Letter from the front (June 16, 1900)

June 16, 1900
Richard Morris, of Newtown, writing to his sister, Miss Nellie Morris, from Brandford, gives some interesting particulars of his journey to that place. He says:

We saw all the places where British soldier had fought earlier in the war, De Aar, Nauwpoort, Rensburg, Colesberg, etc. Also any amount of trenches and places where lyddite shells had struck.

“We arrived at Norvals Pont about 12 o’clock and had breakfast, bully beef and biscuits. Afterwards we had to go in trucks and slept on a truck filled with potatoes. We had no blankets. It was all right in the afternoon, but at night it was cruelly cold.

“They are building a fine bridge across the Orange River in place of the one destroyed by the Boers. We arrived at Bloemfontein at 4.30 in the morning. We had been on the way three nights and two days. It is a very nice place and full of soldiers. We saw a transport in this morning with a laager of Boers which they had captured. We had never seen anything like it before.

“There was a brigade band playing in front of some fine buildings. It was just like going up street and listening to the Newtown band. Well we slept in a rest camp that night, then up at five o’clock next morning and off to the station and came on to Brandfort. We arrived here just too late by five hours; the column moved at six o’clock and we arrived at about 11. Hard lines!

“We had a look around the place and now I know what war is. There were about 20 wounded soldiers; one poor young chap had his arm blown off just above the elbow. It sickened us a bit, but they were very cheerful, talking and smoking. We captured 12 prisoners here. I had to pleasure of speaking to them and I was surprised to hear they spoke as good English as myself.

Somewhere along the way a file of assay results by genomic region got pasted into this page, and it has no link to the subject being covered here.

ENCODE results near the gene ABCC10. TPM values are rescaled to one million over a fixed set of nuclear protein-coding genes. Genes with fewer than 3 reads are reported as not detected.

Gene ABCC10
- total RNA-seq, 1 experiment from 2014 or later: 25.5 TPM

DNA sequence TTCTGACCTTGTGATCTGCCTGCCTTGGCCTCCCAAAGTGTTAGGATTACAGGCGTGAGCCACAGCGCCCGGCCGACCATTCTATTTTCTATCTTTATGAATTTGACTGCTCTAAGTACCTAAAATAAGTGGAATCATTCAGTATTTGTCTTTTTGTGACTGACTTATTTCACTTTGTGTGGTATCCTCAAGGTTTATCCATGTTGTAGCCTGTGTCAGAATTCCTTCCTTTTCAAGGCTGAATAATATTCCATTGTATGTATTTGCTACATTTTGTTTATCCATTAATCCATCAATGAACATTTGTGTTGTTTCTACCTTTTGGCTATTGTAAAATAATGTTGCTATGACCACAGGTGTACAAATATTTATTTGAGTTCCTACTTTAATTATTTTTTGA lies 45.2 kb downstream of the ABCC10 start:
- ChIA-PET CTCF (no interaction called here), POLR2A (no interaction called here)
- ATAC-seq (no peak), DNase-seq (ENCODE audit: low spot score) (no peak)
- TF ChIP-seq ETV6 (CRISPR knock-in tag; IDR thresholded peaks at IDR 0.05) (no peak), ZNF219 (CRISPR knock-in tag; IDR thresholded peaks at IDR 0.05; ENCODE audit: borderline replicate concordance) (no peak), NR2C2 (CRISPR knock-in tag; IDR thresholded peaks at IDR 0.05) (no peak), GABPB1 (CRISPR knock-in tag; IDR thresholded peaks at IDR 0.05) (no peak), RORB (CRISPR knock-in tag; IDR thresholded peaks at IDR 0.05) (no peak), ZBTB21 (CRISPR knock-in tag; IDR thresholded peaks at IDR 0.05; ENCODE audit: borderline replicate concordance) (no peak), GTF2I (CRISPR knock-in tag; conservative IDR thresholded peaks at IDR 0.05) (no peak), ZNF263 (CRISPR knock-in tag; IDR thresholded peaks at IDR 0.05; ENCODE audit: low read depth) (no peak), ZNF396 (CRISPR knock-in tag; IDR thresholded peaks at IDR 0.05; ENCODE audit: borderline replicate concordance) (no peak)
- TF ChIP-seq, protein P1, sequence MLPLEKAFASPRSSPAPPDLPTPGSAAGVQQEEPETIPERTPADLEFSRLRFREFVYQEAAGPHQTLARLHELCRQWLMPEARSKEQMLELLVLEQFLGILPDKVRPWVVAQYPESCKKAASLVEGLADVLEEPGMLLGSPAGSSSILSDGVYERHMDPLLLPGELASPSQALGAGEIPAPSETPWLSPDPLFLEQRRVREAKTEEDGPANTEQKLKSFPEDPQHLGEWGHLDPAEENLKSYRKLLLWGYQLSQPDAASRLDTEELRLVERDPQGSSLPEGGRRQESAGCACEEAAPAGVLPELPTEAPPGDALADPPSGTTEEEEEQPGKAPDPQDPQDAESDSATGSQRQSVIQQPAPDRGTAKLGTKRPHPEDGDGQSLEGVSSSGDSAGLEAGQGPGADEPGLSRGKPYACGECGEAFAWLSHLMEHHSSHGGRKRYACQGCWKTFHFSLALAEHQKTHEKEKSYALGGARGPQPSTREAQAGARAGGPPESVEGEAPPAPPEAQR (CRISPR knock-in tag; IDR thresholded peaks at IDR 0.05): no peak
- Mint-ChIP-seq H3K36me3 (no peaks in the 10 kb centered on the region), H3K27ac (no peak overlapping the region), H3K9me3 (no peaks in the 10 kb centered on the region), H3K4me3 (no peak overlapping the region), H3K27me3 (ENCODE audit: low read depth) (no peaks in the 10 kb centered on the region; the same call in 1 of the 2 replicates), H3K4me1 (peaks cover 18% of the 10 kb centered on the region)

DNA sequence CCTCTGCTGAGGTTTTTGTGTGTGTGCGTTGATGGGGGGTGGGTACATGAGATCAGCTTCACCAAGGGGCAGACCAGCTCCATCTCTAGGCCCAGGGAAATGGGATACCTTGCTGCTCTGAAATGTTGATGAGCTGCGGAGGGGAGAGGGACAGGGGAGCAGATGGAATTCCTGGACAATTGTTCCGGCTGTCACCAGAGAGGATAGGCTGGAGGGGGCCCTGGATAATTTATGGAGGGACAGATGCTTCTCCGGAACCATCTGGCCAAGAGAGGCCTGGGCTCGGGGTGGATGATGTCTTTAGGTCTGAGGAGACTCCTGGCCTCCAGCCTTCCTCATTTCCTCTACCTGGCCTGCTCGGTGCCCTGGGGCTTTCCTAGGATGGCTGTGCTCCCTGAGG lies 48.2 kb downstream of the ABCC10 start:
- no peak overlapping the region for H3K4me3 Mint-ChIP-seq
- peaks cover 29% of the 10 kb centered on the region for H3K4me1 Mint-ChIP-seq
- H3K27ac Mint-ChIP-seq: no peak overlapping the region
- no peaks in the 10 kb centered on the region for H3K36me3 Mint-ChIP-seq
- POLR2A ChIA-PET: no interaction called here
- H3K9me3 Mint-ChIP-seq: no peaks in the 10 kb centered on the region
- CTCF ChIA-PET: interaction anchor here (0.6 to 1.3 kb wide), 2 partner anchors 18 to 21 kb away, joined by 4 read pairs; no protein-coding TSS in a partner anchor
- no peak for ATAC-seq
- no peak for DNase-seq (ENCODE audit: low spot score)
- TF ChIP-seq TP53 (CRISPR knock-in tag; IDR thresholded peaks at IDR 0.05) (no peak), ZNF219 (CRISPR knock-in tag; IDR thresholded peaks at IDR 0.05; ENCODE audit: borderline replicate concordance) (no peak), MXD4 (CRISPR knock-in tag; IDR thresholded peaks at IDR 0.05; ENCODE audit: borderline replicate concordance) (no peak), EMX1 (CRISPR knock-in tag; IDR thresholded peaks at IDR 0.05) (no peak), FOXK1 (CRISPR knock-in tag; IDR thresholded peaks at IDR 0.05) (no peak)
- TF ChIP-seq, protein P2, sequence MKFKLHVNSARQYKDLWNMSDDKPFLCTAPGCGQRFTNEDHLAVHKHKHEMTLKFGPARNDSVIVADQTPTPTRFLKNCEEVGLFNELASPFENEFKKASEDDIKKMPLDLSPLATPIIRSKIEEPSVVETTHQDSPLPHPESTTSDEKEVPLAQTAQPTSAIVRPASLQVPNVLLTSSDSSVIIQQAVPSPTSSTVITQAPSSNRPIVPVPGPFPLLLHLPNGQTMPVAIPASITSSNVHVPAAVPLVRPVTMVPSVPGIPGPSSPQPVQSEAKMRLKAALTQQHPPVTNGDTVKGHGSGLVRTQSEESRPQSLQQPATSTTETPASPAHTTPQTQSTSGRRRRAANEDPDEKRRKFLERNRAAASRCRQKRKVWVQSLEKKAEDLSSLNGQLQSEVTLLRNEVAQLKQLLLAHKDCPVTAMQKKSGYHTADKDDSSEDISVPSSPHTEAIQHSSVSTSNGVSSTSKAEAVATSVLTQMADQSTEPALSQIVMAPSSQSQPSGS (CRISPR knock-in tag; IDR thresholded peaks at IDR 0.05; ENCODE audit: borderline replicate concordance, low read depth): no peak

“We are going after our chaps to-morrow in charge of a convoy and we are going to walk it and catch them up; I hope we shan’t be captured. I am in good health and spirits. I slept on the open veldt last night with Ellis Jones – one blanket under us and three over us.”
(Montgomery County Times and Shropshire and Mid-wales Advertiser: June 6, 1900)

** This is a letter from Richard Morris, who was known as Richard Morris, while at Liverpool between 1901 and 1905.

Leave a Reply

Please log in using one of these methods to post your comment:

WordPress.com Logo

You are commenting using your WordPress.com account. Log Out /  Change )

Twitter picture

You are commenting using your Twitter account. Log Out /  Change )

Facebook photo

You are commenting using your Facebook account. Log Out /  Change )

Connecting to %s

This site uses Akismet to reduce spam. Learn how your comment data is processed.